This month marked another backlash by the Australian Communications and Media Authority (ACMA) against offshore gambling, as 14 websites were blocked by Internet Service Providers (ISPs). Preliminary investigations highlighted that the casinos were operating illegally, offering online gambling services to Aussie players, by not abiding to the Interactive Gambling Act 2001. Keep reading for more or visit online Pokies Bet for more Aussie gambling news.
How many gambling websites are banned to date?
This is not the first move by ACMA to tackle offshore casinos from operating in Australia. Although the latest platforms to be blocked from ISPs are Casino-On-Line, Spin Samurai, Golden Lady Casino, Lucky Dreams and Paradiso room amongst others, the watchdog has acted many times before.
With blocking requests by ACMA dating back to 2019, 375 illegal sites are barred from Aussie search engines today. Further, over 100 online gambling sites have exited the market willingly since ACMA started taking measures against offshore gambling in 2017.
‘’Blocking websites is a unique approach, that informs the public about illegal gambling operators, thanks to the messaging that is communicated by ISPs instead’’, said the media watchdog.
Lottery websites and sports betting platforms are not off the hood either, with ACMA issuing warning to Tabcorp gambling giant and shutting down online access to We Love Lotto and Red Fox Lotto.
Does ACMA have this authority?
The Telecommunications Act 1997 provides ACMA with the ability to request ISPs blocking of sites that breach current Australian legislation.
The fine print states that this measure is only enforceable when ‘’serious criminal or civil offences are involved’’, as it is highlighted on the ACMA website.
And in case you are wondering, if an online casino or gambling site breaches the Interactive Gambling Act 2001, they fall under the above category; as IGA states that:
- Interactive gambling services to Australia are not allowed.
- Unlicensed betting services are not allowed, with licensed being only those that are issued through Australian authorities.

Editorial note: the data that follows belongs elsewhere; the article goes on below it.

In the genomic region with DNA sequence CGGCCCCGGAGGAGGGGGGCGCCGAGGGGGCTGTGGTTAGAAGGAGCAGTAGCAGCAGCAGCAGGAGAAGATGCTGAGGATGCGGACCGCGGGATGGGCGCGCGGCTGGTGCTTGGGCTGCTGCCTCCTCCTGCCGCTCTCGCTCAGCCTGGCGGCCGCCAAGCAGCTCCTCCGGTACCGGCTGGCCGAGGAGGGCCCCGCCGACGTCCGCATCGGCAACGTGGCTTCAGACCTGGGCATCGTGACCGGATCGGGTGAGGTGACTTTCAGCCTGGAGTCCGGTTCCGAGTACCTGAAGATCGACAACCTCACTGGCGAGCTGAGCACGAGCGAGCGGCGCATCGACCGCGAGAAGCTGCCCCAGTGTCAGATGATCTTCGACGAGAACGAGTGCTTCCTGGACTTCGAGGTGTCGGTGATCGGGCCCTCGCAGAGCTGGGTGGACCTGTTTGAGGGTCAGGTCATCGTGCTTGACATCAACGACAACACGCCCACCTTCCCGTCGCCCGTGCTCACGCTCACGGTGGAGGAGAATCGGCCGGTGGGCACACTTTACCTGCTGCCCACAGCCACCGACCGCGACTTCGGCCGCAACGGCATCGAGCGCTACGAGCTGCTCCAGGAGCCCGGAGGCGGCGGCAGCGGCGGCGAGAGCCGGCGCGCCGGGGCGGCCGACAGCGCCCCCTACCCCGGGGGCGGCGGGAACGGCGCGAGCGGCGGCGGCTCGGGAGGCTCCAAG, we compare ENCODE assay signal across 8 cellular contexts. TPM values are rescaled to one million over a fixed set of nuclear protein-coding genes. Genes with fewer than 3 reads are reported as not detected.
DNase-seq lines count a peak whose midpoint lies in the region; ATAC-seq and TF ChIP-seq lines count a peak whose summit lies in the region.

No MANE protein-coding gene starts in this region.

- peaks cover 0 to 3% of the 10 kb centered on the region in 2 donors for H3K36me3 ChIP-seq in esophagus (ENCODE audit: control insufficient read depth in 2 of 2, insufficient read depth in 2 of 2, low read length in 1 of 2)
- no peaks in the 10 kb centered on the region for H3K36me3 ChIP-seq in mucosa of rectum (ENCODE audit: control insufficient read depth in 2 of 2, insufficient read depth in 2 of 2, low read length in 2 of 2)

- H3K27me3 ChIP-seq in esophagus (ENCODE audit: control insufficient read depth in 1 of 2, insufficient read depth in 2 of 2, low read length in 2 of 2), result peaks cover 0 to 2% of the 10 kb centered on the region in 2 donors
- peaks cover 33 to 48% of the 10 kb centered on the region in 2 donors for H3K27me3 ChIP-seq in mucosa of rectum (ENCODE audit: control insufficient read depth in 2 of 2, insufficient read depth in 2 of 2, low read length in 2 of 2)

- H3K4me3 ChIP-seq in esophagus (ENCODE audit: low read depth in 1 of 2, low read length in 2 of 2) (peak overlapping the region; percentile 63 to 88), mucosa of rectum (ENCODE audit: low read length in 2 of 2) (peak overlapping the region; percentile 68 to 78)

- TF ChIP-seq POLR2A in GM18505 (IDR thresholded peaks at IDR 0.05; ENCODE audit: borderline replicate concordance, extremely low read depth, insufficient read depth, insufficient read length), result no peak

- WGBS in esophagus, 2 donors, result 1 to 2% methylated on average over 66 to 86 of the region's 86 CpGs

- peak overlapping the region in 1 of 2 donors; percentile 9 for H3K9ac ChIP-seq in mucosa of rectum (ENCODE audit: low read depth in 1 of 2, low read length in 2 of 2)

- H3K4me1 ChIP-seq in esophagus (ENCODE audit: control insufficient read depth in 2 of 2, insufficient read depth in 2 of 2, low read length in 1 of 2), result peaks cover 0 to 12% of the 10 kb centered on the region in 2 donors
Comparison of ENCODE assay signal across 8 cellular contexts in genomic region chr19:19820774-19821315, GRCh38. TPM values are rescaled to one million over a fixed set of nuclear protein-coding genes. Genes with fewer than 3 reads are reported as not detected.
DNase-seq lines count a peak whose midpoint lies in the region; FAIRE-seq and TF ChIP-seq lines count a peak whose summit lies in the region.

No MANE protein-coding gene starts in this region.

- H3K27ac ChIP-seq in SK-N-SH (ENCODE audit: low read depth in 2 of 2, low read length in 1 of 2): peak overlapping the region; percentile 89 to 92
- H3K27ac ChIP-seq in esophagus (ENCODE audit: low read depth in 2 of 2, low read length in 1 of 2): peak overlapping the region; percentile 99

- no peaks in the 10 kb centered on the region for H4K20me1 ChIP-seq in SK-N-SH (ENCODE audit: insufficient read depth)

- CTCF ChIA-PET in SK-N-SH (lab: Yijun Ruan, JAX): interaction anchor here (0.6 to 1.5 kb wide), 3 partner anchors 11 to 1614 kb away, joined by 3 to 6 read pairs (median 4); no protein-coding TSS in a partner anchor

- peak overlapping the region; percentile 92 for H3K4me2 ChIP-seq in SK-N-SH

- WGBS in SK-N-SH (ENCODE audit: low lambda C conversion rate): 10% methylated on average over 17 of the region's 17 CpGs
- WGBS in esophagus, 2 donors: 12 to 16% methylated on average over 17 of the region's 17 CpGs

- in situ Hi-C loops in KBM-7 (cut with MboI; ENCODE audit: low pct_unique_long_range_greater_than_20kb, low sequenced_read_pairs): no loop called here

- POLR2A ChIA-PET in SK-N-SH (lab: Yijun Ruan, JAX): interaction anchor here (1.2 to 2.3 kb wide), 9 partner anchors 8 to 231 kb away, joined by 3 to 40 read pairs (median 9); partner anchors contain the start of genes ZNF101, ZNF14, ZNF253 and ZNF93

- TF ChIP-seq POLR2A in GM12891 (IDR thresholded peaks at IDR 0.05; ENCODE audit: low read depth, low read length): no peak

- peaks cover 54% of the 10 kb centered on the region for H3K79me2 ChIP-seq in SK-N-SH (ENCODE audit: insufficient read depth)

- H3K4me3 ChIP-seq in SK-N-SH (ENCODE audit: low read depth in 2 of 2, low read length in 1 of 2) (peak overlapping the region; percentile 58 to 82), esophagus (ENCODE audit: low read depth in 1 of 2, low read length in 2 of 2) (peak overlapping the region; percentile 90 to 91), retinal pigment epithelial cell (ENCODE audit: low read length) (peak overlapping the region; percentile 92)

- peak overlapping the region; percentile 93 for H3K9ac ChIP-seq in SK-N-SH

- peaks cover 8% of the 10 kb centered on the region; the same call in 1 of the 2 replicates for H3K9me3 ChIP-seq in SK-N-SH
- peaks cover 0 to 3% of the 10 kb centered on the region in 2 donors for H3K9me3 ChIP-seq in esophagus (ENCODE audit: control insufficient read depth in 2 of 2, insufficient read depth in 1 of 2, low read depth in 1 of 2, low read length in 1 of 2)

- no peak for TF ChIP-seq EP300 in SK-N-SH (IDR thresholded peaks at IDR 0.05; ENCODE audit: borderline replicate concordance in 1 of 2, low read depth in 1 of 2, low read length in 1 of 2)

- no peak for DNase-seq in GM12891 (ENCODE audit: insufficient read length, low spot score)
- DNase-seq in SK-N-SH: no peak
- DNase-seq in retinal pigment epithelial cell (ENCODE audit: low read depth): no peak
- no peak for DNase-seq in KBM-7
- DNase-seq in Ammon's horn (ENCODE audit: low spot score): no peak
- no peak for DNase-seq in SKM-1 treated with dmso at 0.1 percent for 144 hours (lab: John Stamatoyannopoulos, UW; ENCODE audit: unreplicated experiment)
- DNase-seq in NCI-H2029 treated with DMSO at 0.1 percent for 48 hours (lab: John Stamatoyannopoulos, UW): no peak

- Ads that promote such services.
Still, if the recipients of an ISP block consider it to be unfair or unjustified, they can still appeal through the authority.
What does this mean for players?
First off, it is important to mention that ACMA is acting in the best interest of gamblers from Australia, as most offshore online casinos fail to provide a safe gambling environment for them. That should not come as a surprise, with regulated markets having in place numerous bodies to keep track of online casinos’ services and keeping them in check.
As the Interactive Gambling Act 2001 prohibits such practices, offshore online casinos do not have to answer to anyone for their practices. In most instances, reports of offshore online casinos come from players themselves, after they have been dubbed by a particular offshore casino site.
The players can file for an investigation anonymously, and Aussies that engage with online casinos that operate illegally in Australia do not really face any recourse. The only danger for players is that if an online casino treats them unfairly, they have nowhere to turn to for help.
Is the actual problem solved through ISPs blocking?
Although ACMA is doing the best with its current authority, it relies heavily on Internet Service Providers to enforce the blocking. To move forward with a block, the watchdog will have to provide specific technical details, which in many cases won’t really have an effect. The offshore gambling sites often move to another domain or change brand name, avoiding the damage and continuing to offer their services to players from Australia.
But still, the US and Australia have managed to minimize the number of offshore online casinos through such practices, despite the challenges that they face when doing so.
This article was written in cooperation with PokiesBet